## Sherlock and Permutations

Watson asks Sherlock:

Given a string *S* of *N* `0's`

and *M* `1's`

, how many unique permutations of this string start with `1`

?

Help Sherlock by printing the answer modulo (*10 ^{9}+7*).

**Input Format**

First line contains *T*, the number of test cases.

Each test case consists of *N* and *M* separated by a space.

**Output Format**

For each test case, print the answer modulo (*10 ^{9}+7*).

**Constraints**

1 ≤ T ≤ 200

1 ≤ N,M ≤ 1000

**Sample Input**

```
2
1 1
2 3
```

**Sample Output**

```
1
6
```

**Explanation**

Test1: Out of all unique permutations ie. `01`

and `10`

, only second permutation satisfies. Hence, output is 1.

Test2: Out of all unique permutations ie. `00111 01011 01101 01110 10011 10101 10110 11001 11010 11100`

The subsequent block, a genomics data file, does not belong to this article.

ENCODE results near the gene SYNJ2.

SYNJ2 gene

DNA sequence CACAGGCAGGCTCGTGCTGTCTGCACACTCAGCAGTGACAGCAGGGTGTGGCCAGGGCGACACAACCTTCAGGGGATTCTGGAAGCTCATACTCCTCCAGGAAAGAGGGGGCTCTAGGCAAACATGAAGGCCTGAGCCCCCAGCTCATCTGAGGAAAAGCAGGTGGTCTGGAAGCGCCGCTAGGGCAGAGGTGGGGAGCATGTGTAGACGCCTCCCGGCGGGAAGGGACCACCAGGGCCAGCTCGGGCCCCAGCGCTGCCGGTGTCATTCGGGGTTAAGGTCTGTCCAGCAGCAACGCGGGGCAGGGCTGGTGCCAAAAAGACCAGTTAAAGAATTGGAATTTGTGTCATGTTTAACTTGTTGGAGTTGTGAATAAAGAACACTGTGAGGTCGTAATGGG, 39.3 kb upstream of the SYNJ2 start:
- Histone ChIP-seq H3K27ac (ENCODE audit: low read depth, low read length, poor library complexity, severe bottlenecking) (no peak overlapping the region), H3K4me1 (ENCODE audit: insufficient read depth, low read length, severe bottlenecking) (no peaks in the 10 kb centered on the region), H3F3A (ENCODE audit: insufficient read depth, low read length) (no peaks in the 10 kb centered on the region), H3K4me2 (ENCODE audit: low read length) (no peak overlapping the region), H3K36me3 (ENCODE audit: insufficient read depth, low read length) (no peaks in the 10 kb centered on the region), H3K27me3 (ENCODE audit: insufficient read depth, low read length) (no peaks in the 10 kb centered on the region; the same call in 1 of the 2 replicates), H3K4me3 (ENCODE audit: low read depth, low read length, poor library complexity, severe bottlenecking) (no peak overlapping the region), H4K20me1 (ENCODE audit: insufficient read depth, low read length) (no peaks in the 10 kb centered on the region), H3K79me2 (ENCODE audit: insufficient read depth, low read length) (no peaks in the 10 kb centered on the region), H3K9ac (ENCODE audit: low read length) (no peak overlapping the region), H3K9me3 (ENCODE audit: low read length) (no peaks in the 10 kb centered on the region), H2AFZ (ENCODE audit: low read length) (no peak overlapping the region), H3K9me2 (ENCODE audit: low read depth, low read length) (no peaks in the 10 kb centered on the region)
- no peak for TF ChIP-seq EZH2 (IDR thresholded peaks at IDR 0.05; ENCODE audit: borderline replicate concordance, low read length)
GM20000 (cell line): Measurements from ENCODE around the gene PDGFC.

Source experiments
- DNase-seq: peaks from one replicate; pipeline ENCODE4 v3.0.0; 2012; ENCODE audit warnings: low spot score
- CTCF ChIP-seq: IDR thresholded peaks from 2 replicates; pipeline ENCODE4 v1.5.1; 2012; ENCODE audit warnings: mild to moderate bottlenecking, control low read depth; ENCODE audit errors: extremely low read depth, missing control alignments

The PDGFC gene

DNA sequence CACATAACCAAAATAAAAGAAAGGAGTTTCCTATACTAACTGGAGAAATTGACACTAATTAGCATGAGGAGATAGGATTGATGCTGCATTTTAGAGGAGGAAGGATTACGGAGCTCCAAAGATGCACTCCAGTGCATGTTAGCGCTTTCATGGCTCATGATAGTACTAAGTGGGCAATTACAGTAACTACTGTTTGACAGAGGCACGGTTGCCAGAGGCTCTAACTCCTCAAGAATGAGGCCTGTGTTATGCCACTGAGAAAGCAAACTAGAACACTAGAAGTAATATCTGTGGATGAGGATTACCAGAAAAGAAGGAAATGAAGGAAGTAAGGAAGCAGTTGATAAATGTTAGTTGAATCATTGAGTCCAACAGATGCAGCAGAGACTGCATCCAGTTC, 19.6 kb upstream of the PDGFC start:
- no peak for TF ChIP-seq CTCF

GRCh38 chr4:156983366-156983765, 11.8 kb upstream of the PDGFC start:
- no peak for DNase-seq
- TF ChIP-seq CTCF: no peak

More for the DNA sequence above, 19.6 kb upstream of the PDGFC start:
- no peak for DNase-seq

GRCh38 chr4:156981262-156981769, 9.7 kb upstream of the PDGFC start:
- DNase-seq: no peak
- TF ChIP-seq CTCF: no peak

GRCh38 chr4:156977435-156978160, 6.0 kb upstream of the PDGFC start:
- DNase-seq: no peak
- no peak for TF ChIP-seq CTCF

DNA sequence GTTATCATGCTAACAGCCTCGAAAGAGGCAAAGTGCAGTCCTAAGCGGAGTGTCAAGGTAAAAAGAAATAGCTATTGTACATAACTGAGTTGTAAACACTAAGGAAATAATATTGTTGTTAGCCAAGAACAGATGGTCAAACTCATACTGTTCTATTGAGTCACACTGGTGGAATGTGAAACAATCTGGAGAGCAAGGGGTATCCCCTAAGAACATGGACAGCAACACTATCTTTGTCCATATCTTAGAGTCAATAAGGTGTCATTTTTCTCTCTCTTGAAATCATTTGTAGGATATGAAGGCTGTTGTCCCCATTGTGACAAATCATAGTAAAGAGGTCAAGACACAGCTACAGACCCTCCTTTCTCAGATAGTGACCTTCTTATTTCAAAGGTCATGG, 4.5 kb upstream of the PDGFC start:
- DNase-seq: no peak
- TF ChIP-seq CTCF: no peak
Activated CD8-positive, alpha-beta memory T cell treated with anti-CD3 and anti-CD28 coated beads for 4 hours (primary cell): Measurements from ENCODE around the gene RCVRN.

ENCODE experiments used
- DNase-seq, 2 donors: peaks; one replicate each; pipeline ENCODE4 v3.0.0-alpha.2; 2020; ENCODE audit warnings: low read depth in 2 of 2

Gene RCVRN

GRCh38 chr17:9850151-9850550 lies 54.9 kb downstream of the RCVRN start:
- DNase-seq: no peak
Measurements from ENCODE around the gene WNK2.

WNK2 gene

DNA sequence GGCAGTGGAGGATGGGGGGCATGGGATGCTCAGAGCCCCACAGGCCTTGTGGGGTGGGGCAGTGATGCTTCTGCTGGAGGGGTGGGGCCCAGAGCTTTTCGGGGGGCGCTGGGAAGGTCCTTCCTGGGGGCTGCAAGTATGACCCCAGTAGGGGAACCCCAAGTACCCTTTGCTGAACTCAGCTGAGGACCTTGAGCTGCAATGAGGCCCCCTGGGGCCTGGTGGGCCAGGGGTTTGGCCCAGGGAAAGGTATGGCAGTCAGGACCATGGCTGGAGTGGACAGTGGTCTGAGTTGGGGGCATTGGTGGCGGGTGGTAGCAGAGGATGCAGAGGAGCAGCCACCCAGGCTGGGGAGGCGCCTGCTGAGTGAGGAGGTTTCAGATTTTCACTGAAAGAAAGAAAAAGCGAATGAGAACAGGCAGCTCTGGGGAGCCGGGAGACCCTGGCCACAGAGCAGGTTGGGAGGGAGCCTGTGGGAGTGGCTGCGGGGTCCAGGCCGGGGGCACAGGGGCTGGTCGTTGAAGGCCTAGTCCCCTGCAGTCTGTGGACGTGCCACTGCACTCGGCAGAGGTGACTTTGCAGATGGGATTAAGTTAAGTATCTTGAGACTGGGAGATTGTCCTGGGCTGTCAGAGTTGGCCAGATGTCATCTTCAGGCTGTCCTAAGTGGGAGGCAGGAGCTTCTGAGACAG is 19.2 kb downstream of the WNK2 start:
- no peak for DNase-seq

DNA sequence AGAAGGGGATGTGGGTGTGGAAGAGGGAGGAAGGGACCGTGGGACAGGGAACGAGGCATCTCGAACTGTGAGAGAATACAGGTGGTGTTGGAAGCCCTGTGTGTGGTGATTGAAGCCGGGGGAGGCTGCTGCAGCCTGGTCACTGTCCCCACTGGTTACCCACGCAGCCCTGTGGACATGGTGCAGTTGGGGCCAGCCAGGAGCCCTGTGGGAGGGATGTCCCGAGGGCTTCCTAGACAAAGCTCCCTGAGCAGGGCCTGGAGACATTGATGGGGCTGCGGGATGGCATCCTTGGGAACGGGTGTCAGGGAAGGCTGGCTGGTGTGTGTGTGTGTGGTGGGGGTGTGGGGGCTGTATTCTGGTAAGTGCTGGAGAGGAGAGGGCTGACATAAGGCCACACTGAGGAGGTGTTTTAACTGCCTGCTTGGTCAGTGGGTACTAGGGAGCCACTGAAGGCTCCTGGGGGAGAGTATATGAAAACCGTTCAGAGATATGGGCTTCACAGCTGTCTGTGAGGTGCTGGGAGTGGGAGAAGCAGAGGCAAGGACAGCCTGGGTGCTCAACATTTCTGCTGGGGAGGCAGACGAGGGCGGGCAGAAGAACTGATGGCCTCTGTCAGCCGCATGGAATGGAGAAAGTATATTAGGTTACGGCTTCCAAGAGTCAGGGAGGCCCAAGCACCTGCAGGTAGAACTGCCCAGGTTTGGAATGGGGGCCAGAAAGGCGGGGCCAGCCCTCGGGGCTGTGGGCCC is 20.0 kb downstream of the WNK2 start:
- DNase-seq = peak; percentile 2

, only `10011 10101 10110 11001 11010 11100`

satisfy. Hence, output is 6.

### Solution in Python

```
#!/bin/python3
import os
import sys
def facdiv(m,n):
p = 1
for i in range(m+1,n+1):
p*=i
return p
def solve(n, m):
m-=1
nums=[n,m]
nums.sort()
n,m = nums
answer = facdiv(m,m+n) //facdiv(0,n)
return int(answer%(10**9+7))
for _ in range(int(input())):
n,m = list(map(int,input().split()))
print(solve(n,m))
```